By Regina Siciliano, undergraduate, SUNY Oneonta
Hattie F. Kruger was born in Munich, Germany in 1885. She immigrated to New York City in the early 1900s. From New York City, she ventured to Buffalo, New York, then later to Staten Island, to work as a nurse. One of Hattie’s good friends was Juliette Louise Despert, a well-known child psychiatrist and author of Children of Divorce (1953) and The Emotionally Disturbed Child (1970). They may have met when they studied at Bellevue College and the New York College of Medicine for Women. At age 34, Kruger married Tomas Maynard. Tomas Maynard was born in 1901 in New York. Kruger and Maynard met when Tomas got into trouble with the United States Army. At 16 years old, he snuck into the army. He was caught when he tried to intervene when he saw a high-ranking officer beating a young, African American soldier. Once he was found to be under age, he was forced to drive an ambulance for the Staten Island hospital. He met Hattie, who was a nurse at the time. The couple had two children, Dorothy and Tomas.
On August 28, 1917, Hattie was one of ten picketers who stood in front of the White House in an effort to convince President Wilson to support an amendment giving women the right to vote. She refused to pay her fine and was sentenced to the Occoquan Workhouse in Lorton, Virginia and was a victim during the “Night of Terror” that occurred on November 14, 1917. During the “Night of Terror” the prisoners suffered physical abuse and harsh treatment at the hands of the authorities. Hattie was sentenced to seven weeks in Occoquan. On November 24, 1917, Hattie Kruger, along with Lucy Burns and Doris Lewis, testified against the brutality that occurred during the “Night of Terror.” Kruger was evidently weak from participating in hunger strikes while in the prison. Judge Waddill chose not to further investigate the charges.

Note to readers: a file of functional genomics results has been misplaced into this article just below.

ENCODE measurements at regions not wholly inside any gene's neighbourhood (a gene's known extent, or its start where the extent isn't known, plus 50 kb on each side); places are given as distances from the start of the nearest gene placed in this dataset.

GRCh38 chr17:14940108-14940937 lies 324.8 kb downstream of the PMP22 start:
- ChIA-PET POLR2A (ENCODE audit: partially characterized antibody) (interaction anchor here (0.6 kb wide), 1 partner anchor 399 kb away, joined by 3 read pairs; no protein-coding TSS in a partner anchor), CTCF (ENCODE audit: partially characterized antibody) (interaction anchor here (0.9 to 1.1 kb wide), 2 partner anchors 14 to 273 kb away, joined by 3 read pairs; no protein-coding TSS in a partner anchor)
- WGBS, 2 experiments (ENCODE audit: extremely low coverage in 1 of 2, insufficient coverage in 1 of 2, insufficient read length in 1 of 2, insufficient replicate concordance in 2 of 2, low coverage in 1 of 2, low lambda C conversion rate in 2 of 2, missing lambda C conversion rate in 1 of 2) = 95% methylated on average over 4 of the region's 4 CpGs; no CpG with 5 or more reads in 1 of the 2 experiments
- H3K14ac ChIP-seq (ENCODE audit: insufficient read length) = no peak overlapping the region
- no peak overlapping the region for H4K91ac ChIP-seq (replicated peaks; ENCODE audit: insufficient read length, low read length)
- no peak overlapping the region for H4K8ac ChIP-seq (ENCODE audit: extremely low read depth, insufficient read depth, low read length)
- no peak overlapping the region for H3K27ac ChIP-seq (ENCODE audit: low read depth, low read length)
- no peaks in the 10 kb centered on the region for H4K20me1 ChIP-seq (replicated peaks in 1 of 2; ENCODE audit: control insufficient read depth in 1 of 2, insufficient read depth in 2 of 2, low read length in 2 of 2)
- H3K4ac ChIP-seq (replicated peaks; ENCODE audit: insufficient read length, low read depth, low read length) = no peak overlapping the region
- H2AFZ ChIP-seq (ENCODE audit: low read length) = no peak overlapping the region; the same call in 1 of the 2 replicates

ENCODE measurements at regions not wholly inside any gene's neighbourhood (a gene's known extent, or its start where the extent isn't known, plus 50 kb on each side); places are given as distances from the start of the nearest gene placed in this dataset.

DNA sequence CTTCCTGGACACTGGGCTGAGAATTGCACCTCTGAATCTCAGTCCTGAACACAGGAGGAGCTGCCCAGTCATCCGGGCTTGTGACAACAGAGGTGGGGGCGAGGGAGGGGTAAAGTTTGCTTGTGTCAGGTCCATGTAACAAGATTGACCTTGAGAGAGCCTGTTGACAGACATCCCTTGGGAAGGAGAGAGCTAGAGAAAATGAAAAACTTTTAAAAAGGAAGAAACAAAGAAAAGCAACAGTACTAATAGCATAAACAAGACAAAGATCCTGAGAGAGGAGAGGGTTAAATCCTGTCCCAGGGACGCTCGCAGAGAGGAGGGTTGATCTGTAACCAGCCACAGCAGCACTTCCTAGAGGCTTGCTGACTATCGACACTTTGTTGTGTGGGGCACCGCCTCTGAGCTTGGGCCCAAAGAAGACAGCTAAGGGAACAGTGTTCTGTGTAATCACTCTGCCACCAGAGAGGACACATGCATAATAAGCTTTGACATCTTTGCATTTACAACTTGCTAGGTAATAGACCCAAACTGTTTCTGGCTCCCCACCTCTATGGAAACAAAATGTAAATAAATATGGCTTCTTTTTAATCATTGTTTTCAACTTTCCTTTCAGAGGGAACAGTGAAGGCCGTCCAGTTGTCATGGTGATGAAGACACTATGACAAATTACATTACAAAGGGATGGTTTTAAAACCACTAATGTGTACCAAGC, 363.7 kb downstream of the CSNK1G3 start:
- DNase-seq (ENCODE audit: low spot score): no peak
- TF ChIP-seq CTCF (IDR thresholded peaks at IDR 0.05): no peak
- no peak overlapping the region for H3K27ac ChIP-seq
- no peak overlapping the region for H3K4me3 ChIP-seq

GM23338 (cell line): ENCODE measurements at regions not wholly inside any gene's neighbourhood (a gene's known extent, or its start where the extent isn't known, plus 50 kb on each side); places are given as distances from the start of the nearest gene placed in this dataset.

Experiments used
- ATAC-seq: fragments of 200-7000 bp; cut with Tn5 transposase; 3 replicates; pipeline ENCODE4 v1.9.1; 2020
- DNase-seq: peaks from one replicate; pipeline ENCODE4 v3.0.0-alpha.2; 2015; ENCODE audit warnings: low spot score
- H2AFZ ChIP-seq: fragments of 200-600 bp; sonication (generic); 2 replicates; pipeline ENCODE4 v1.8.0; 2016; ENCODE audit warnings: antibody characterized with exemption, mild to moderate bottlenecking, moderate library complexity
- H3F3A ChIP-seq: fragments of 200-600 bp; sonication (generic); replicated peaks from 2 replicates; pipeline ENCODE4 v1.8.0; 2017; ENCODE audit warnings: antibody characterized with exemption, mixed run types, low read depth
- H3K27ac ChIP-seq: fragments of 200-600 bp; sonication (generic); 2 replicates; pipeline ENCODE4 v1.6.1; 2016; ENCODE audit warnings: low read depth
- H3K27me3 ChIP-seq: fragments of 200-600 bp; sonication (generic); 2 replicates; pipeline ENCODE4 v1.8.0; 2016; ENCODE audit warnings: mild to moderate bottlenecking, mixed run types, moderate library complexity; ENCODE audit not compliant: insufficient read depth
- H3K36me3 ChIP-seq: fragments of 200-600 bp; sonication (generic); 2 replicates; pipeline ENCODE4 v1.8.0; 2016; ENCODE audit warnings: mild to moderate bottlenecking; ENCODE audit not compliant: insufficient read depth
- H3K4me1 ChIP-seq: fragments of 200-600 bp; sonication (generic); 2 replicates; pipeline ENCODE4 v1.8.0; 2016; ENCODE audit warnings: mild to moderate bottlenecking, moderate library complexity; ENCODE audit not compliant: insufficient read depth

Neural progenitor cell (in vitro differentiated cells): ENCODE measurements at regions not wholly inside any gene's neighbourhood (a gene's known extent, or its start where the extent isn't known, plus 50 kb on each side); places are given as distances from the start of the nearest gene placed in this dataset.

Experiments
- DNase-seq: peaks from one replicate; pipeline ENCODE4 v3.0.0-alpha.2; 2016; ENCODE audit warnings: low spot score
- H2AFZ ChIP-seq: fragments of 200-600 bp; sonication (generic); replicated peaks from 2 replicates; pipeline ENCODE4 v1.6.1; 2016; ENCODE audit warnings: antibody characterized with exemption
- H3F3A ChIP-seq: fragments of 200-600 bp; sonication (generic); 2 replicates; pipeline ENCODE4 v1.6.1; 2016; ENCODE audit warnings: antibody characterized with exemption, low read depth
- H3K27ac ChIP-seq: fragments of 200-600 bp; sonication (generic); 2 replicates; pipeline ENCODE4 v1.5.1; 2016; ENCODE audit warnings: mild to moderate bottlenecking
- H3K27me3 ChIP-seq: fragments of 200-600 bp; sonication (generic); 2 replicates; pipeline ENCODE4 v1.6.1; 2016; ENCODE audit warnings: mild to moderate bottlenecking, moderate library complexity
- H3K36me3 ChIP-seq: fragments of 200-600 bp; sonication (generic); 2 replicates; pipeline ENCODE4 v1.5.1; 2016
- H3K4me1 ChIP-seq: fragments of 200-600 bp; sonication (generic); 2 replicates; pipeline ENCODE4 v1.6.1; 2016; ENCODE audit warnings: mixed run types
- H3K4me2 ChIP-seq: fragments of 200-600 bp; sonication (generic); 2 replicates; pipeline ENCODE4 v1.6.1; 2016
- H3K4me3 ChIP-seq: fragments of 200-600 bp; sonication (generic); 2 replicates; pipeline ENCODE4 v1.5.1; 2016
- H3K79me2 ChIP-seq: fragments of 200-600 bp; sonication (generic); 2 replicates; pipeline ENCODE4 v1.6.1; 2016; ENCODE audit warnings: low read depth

In 1922, Hattie ran for Treasurer for the State of New York but did not get to continue her campaign because of her activism with the Socialist Party. Around 1924, she was fired from her nursing position because of her Socialist Party activism. After 1924, Hattie’s main focus was her family. She died in 1975.
Doris Stevens, Jailed for Freedom (New York: Boni and Liveright, 1920), p. 363.
William and Mary Lavender, “Suffragists' Storm over Washington: Wartime Washington Dealt Brutally with Imprisoned Suffragists Who Dared Picket the White House for the Right to Vote in 1917,” New York Times, “Despert Memorial Service.” New York, New York. Joseph D. Cannon, “Socialist Name Full State Ticket: Woman for Second Place.” Additional information came from Terrence McGarty, the great-grandson of Harriet Kruger.